Ten years after the FDA restricted marketing of AstraZeneca's gefitinib (Iressa), the agency has approved the drug as first-line treatment for metastatic non–small cell lung cancer with exon 19 deletions or exon 21 L858R substitutions, along with a companion diagnostic kit.
Ten years after the FDA restricted marketing of AstraZeneca's gefitinib (Iressa) for metastatic non–small cell lung cancer (NSCLC), the agency has approved the drug for a subset of NSCLC patients whose tumors have the most common EGFR mutations. The move adds a third option to the arsenal of targeted treatments for this patient population.
A tyrosine kinase inhibitor (TKI), gefitinib was approved for first-line treatment of metastatic NSCLC with exon 19 deletions or exon 21 L858R substitutions, along with a companion diagnostic kit, Therascreen EGFR RGQ PCR (Qiagen). The approval was based on a single-arm study of 106 patients with EGFR-mutated metastatic NSCLC in which about 50% of patients showed tumor shrinkage lasting an average of 6 months (Br J Cancer 2014;110:55–62). The FDA also considered a retrospective analysis in which gefitinib improved progression-free survival compared with chemotherapy (J Clin Oncol 2011;29:2866–74).
Gefitinib received accelerated approval as a third-line treatment for NSCLC in 2003, but a subsequent confirmatory trial failed to show significant survival benefit, leading the FDA to restrict its use in 2005 to patients already benefiting from treatment.
Although some patients responded to gefitinib during the trial that led to its 2003 approval, researchers did not know why until they uncovered the role of EGFR mutations in lung cancer a few years later. By then, the confirmatory-trial design couldn't be altered, says Lecia V. Sequist, MD, MPH, a medical oncologist at Massachusetts General Hospital in Boston, MA, who led some of the first trials demonstrating gefitinib's effectiveness.
“Gefitinib is a textbook example of how much oncology has changed over the past decade,” says Sequist. “The trial to follow up and get full approval of gefitinib wasn't designed with smart selection of patients based on mutations.”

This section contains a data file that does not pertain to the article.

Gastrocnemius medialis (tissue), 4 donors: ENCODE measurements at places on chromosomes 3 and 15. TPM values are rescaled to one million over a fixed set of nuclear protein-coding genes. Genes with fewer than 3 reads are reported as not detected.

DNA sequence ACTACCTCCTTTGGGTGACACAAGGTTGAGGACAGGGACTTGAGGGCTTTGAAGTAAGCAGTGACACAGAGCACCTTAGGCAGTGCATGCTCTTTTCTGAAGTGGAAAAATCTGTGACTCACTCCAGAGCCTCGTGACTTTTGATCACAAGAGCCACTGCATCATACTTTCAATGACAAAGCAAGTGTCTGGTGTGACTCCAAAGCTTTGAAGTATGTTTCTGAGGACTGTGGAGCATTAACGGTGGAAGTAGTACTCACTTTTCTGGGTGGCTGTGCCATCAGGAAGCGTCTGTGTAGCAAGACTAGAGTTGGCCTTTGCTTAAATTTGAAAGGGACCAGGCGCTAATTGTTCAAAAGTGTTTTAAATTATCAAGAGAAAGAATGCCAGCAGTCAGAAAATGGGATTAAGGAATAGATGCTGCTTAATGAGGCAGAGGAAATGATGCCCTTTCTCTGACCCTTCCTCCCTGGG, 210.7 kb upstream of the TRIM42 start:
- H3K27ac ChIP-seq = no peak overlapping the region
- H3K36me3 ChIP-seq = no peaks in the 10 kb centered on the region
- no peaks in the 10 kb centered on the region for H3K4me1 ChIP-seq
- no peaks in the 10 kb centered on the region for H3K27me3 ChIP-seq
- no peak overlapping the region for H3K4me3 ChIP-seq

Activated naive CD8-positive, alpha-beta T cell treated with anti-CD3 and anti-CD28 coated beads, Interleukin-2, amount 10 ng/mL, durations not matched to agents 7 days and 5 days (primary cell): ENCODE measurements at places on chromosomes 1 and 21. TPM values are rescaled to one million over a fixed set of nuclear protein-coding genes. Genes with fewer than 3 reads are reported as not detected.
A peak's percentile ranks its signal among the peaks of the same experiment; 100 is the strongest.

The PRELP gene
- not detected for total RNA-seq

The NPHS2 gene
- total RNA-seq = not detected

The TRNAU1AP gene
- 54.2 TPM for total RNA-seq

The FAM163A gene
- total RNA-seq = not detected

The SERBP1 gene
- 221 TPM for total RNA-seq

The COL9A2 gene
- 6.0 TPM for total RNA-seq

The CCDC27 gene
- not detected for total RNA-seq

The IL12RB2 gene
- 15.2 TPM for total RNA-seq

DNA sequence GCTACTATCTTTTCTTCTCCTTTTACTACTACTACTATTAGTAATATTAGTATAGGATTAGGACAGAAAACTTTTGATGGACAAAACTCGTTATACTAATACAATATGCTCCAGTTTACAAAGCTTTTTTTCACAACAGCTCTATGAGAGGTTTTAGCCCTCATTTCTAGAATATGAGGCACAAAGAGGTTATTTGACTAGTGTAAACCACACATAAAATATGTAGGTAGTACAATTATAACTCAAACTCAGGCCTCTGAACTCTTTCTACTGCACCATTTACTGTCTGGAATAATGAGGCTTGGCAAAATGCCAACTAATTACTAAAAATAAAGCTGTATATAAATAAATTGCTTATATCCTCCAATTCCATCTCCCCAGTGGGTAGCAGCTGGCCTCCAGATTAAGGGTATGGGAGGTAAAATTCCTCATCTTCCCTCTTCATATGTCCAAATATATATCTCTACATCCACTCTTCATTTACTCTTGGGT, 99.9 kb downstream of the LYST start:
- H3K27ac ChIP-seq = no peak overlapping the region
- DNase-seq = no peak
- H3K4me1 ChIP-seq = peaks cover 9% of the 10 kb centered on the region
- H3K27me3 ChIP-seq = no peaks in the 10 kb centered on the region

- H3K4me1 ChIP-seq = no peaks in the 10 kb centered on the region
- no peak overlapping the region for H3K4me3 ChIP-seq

Since then, two other EGFR TKIs have been approved for NSCLC: erlotinib (Tarceva; Genentech) and afatinib (Gilotrif; Boehringer Ingelheim). The availability of these treatments may have reduced the urgency to reintroduce gefitinib in the United States even though it has been used extensively in Asia and Europe, says Thomas Lynch, MD, director of the Yale Cancer Center in New Haven, CT.
Oncologists have had little guidance on the relative effectiveness of gefitinib, erlotinib, and afatinib, and whether they might elicit different responses in patients with exon 19 deletions versus those with exon 21 L858R substitutions, says Sequist. Ongoing head-to-head trials may offer answers, including a phase IIb trial comparing afatinib with gefitinib as first-line therapy.
Clinicians are also monitoring current trials of emerging third-generation therapies, says Lynch, including rociletinib (Clovis) and AZD9291 (AstraZeneca), which are designed to selectively target mutant EGFR. Both drugs have proven effective as first-line treatments for patients with activating EGFR mutations and as second-line treatments for patients who develop T790M resistance mutations.
“The real story is what's coming next and whether these new drugs will have greater activity and fewer side effects,” says Lynch. “How do we sequence them with older drugs? Should we start with a first-generation drug and move to a newer drug or start with the newer drug? These are compelling questions.”
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